The recession is here
People are asking if the coronavirus will spark a downturn in the United States. It’s a question a lot of folks are asking.
I hate to break it to you, but the recession is already here.
Throughout America, most events that involve public gatherings have been nixed. Examples include major sporting events, industry conferences, parades, and special events.
Travel as we know it has basically shut down. Major companies have instructed employees to cancel business trips for the next thirty to sixty days.
Moreover, many corporate employees have been told to work from home. This means less money is being spent on gas and public transportation – and even the small incidentals, like that cup of coffee from Starbucks on the way into the workplace.
Theaters have shut down. Restaurants (the ones that are still open) have a fraction of customers walking through their doors. To make matters worse, there are some indications that disruptions in the supply chain may occur, meaning consumer staples may be subject to inflation.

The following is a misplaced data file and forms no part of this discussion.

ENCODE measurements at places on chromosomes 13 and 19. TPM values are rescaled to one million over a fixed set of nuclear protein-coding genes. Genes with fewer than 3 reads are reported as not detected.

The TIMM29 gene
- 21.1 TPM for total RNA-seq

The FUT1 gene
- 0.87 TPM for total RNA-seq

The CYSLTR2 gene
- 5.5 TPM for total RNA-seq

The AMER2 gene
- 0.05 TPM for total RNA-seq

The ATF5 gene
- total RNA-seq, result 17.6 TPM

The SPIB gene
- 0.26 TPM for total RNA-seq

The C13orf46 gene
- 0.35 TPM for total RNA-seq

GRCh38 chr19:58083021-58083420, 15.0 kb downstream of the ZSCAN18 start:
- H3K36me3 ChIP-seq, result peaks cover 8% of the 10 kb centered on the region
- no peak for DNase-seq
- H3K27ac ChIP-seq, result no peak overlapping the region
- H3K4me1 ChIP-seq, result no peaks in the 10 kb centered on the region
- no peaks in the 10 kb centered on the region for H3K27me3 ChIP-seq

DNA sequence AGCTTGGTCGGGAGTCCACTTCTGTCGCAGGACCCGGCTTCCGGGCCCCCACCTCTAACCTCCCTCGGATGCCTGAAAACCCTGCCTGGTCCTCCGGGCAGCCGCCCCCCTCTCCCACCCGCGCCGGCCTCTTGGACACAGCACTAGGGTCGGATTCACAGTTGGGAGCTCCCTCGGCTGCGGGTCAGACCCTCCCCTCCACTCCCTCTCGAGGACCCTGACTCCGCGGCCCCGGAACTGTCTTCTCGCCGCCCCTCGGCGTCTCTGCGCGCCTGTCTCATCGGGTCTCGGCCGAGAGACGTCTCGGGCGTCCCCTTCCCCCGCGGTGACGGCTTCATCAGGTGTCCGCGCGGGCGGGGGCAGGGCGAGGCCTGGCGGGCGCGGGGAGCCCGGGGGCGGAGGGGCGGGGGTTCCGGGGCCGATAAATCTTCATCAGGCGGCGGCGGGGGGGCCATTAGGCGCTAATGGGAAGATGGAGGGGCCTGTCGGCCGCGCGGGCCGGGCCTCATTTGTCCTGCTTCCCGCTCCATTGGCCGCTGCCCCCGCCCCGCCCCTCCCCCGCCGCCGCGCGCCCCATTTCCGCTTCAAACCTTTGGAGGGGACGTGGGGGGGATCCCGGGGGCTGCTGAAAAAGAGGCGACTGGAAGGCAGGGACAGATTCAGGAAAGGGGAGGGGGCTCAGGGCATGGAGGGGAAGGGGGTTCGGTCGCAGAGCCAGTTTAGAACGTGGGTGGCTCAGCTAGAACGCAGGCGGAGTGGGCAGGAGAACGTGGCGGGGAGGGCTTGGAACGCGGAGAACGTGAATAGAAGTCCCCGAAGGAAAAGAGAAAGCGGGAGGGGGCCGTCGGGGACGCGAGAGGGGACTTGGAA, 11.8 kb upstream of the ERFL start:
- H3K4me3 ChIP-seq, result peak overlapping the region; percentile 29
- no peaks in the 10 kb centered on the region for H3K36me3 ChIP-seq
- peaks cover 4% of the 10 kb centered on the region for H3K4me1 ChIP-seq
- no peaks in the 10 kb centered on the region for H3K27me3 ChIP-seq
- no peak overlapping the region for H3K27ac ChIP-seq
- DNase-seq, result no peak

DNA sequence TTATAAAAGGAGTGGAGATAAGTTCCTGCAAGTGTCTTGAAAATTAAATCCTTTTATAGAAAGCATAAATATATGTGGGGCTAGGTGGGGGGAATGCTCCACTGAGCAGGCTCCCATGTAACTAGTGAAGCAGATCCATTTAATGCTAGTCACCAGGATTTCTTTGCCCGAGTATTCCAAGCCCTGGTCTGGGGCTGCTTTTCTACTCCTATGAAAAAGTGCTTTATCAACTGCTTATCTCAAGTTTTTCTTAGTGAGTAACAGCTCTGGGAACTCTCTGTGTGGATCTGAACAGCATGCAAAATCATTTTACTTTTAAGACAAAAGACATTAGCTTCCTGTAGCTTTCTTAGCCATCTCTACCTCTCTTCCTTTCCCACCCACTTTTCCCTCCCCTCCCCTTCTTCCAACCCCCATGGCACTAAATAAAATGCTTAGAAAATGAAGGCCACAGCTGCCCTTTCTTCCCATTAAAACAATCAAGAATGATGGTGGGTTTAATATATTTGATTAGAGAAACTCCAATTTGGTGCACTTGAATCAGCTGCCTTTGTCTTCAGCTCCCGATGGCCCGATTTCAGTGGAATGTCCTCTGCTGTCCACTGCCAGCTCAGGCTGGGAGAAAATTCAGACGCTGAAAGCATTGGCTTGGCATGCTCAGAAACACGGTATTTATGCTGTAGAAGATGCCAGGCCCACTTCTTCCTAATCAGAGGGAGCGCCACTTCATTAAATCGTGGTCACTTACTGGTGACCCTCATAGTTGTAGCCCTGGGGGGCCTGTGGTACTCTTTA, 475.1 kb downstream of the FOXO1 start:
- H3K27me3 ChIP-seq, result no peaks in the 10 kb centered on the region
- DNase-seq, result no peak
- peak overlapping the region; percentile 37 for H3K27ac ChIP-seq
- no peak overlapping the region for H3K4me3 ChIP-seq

The hard truth is the end of the decade long financial expansion is completely over. JP Morgan Chase believes the American economy may shrink by as much as 2% in the first quarter and 3% in the second. Personally, I think those numbers are conservative.
Layoffs are already happening and will continue to worsen. Much of our economy has been fueled by consumer spending. That simply isn’t happening right now because you can’t spend money on things that aren’t open and aren't for sale.
Moreover, employers aren’t going to pay employees salaries – or provide benefits – for work that isn't taking place.
Some believe the layoffs will be “temporary”. I’m sorry to tell you that this line of thinking is nothing more than wishful thinking. The earliest we will see things opening back up is May or June. Even when that happens, it will be at a reduced capacity and done in stages.
Mind you, we may see these closures happening for longer – well into the summer. Right now, we just don't know.
To minimize what is happening (and will only grow worse), U.S. lawmakers need to come up with a rescue plan right now for middle income workers.
That plan needs to include meaningful and substantive cash payments to American citizens. By this I mean $1000 to $1500 dollars for every man, woman and child. And these payments may need to occur several times in order to jumpstart spending once we get through the virus.
Payroll tax cuts do nothing to help the unemployed.
The Washington Center for Equitable Growth is suggesting immediate steps be put in place right now to help American workers and families. These steps are similar to what we saw during the Great Recession of 2007-2009.
The recession is here. We don’t have to wait for official reports to see this. Just look around.